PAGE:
Every year, Sauti za Busara brings thousands of visitors from all corners of the world to Zanzibar at a time of the year that used to be considered low season. Even conservative estimates suggest that since 2004, Sauti za Busara has generated US$ 70million in revenue for the island. BBC World Service hails it as one of “Africa's best and most respected music events”, while it is also included in CNN's “7 African music festivals you really have to see” and tops AfroTourism's list of “Africa’s 8 Best Music Festivals”.
Now for the bad news: the huge contribution the festival makes to the local economy and the regional music industry is in real danger of being derailed due to a shortage of funding. The organisers of the festival, Busara Promotions, have announced that the 2016 edition of the festival may have to be cancelled. An official announcement is expected soon, following an emergency meeting on Thursday 13 August.
After 12 successful editions of the festival, Busara Promotions CEO Yusuf Mahmoud says: “This decision will not be taken lightly. The festival is very popular and ticket sales are expected to be as healthy as ever. But these only cover 30% of festival costs. Despite tireless efforts, we’ve always had zero financial support from the governments in Zanzibar and Tanzania, and support from donors, embassies and commercial sponsors has reached an all-time low.”
Mahmoud believes the festival is a victim of its own success. He bemoans local authorities’ lack of vision, accusing them of bleeding the festival dry in the short-term, instead of investing in an event that promotes Zanzibar globally, employs and builds skills for Tanzanians and could continue bringing in cultural tourism revenues for many years to come. “Local representatives from the international donor community tell us it’s clear that Sauti za Busara is run professionally, delivers on its promises and is enormously popular,” he says. “Ironically, their assumption is therefore that the festival ‘does not need support’. Meanwhile, each year our local government authorities demand ever-higher contributions from the festival in withholding taxes, licenses, work permits, policing and security, venue rental fees - even for putting posters on the streets.”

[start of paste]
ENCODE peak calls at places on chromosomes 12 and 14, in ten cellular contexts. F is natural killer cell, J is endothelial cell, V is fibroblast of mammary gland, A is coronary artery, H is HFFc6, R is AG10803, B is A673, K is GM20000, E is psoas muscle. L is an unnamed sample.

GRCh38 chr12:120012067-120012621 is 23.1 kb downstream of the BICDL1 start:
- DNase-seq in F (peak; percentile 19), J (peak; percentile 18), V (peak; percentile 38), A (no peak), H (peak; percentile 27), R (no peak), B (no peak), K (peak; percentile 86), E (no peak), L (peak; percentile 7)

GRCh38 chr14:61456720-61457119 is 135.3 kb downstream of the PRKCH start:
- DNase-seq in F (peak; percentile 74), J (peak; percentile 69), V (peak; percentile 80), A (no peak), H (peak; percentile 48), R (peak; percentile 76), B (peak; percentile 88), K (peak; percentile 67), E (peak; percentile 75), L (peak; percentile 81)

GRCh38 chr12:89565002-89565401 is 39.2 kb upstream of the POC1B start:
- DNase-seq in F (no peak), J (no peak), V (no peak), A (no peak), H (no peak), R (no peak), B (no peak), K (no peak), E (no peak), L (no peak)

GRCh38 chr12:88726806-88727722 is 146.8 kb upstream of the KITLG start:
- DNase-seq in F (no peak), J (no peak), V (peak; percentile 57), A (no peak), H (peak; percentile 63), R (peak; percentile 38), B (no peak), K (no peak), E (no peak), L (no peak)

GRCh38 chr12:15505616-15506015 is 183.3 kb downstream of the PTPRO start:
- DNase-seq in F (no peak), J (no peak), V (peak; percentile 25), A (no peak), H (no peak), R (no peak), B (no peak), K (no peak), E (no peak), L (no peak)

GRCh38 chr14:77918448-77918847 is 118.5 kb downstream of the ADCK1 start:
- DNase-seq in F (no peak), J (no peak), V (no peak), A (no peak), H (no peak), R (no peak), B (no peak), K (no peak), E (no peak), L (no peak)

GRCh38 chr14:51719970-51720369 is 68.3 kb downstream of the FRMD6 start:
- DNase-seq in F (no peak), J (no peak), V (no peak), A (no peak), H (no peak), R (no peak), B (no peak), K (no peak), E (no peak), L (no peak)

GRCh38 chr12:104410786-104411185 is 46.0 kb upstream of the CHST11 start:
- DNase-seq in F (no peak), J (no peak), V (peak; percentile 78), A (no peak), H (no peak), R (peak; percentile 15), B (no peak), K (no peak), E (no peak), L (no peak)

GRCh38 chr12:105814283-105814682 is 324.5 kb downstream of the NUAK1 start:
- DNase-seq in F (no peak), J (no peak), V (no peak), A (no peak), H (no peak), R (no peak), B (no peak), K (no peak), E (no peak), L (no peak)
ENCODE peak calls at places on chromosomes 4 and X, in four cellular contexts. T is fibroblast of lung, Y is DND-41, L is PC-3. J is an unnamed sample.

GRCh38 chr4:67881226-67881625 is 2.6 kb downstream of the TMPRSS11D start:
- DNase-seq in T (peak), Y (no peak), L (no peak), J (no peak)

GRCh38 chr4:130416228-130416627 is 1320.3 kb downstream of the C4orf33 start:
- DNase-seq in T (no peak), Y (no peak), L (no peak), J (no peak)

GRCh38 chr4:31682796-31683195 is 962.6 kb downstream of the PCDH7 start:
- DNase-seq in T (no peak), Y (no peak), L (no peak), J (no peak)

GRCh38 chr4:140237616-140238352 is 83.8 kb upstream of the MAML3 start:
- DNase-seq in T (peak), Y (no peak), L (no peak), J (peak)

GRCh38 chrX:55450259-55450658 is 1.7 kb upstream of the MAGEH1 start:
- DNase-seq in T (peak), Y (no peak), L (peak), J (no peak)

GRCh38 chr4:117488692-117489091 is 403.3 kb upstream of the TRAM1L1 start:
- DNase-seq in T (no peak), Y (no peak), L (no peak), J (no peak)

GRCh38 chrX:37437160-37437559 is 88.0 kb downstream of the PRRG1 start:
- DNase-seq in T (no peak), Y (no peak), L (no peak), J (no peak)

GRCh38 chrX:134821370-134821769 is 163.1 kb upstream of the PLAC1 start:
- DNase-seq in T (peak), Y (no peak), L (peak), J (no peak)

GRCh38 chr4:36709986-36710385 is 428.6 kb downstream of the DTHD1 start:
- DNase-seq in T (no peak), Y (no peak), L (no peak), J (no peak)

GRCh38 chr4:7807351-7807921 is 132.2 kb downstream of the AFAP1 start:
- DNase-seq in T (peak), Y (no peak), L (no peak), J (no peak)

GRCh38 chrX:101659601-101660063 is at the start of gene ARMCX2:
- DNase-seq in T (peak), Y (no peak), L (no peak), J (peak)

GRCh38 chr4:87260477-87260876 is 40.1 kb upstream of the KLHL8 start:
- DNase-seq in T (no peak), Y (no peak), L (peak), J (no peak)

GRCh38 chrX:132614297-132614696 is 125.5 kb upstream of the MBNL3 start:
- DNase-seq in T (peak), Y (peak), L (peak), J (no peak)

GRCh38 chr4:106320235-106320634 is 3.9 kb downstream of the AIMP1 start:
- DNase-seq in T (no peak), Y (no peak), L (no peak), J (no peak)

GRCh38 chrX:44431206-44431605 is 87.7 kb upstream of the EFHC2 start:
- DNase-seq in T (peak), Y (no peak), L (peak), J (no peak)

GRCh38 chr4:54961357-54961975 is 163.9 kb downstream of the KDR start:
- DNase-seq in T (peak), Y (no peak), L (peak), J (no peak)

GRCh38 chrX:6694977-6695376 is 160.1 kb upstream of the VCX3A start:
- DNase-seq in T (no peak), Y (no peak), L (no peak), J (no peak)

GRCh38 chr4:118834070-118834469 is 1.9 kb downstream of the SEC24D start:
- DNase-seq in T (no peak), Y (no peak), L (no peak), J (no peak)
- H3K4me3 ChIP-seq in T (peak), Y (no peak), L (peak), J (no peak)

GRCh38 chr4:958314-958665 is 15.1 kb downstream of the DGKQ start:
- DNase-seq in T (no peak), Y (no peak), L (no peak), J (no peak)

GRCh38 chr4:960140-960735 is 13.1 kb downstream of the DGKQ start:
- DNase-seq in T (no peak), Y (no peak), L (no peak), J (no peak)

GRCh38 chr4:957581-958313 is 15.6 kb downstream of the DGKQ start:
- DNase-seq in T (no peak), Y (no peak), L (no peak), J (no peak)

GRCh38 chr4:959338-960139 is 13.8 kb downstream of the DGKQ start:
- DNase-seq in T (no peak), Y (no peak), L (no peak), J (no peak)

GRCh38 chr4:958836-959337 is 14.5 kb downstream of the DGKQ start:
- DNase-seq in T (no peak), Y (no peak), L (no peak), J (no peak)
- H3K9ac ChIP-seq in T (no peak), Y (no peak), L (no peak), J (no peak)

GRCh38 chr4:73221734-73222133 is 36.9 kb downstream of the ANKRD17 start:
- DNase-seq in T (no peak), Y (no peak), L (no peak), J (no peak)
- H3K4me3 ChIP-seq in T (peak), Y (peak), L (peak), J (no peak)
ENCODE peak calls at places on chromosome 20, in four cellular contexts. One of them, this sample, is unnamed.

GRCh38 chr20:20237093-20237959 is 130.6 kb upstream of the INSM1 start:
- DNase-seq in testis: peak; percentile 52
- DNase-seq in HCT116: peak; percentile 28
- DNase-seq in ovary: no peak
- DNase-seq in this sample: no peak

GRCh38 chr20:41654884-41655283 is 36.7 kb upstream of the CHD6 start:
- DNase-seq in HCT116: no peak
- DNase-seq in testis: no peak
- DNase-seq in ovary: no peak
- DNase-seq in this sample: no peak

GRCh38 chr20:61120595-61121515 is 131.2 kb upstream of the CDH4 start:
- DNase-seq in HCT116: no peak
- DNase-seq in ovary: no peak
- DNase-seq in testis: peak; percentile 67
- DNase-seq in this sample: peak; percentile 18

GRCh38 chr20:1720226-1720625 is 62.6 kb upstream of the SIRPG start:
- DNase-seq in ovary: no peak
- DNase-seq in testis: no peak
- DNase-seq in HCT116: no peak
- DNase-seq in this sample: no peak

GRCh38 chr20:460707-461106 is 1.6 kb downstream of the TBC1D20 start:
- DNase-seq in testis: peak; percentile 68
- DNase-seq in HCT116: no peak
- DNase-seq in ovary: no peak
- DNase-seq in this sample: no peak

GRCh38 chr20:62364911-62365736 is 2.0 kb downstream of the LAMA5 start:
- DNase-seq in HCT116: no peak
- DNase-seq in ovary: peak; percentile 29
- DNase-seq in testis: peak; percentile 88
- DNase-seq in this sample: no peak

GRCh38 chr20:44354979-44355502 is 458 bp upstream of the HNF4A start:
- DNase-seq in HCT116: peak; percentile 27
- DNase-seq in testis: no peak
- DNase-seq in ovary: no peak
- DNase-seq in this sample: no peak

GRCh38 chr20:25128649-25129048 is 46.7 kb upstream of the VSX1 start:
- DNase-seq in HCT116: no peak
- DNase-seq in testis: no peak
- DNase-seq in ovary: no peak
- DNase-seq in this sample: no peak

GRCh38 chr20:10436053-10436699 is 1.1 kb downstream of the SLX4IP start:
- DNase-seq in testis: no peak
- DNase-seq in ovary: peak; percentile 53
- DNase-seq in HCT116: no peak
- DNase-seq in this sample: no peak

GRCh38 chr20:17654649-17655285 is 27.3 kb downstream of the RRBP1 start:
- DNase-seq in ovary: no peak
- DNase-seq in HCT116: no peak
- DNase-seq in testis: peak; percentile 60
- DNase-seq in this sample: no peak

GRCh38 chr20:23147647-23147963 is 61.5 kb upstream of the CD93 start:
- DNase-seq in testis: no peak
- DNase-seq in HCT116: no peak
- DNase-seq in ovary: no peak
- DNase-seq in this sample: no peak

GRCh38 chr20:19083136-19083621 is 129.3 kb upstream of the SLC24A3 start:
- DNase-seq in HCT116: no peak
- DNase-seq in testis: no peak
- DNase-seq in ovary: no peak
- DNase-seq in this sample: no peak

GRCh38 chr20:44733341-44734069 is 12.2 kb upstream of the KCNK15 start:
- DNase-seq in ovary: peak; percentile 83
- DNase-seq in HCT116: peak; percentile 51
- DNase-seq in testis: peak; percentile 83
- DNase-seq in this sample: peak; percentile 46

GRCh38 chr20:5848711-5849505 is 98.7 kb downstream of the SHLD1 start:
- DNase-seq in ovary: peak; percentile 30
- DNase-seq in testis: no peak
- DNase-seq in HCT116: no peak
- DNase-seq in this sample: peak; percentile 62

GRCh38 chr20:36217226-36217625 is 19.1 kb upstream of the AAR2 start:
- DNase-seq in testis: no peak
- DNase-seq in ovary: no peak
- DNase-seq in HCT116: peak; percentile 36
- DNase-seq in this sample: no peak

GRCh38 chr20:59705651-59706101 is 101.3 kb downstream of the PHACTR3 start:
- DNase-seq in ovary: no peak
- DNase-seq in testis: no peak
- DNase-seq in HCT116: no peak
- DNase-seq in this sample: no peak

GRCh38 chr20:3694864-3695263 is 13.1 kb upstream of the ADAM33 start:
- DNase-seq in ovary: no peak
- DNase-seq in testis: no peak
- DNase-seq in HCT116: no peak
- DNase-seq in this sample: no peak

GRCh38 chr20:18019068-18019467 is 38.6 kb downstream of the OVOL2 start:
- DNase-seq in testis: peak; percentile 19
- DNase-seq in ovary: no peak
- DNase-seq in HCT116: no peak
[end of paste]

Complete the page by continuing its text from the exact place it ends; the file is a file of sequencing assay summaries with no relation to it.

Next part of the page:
A critical factor in Sauti za Busara’s success is that it is a shared experience between visitors and locals. The festival has always remained accessible for local Tanzanians, who pay a discounted rate of 3000 Tanzanian Shillings (US$1.50) for day tickets, far cheaper than the $20 that international visitors have to pay for the same. Rather than hiking ticket prices so that Sauti za Busara becomes an event exclusively for tourists, Mahmoud explains: “The local population bring important ingredients to our magic formula, which strengthens civil society through bringing different artists and audiences together in celebration whilst building respect for diversity. At the same time, through the global media we show positive images of Africa as a continent that is vibrant and rich in its many cultures and expressions.”
Emergency meeting scheduled for 13 August
Mahmoud continues: “In the meantime, on the morning of Thursday 13 August, Busara Promotions will host an ‘emergency’ meeting with local government and business leaders to help save Sauti za Busara at Zanzibar’s Grand Palace Hotel. If we can get 10 to 20 pledges in the region of $10 000 to $20 000 then the 2016 festival will go ahead, with generous marketing benefits for all festival sponsors, large and small. At the same meeting, we’ll have to announce that if funds cannot be committed before 20 August, then (a) the 2016 edition will sadly be cancelled, and (b) by any means necessary, the festival will be back in Zanzibar, wiser and stronger, in February 2017.
“We urgently need to build long-term partnerships with donors and sponsors who share our vision to become more financially sustainable,” adds Mahmoud. “If anyone reading this is interested to help keep Sauti za Busara alive, please contact me at firstname.lastname@example.org.”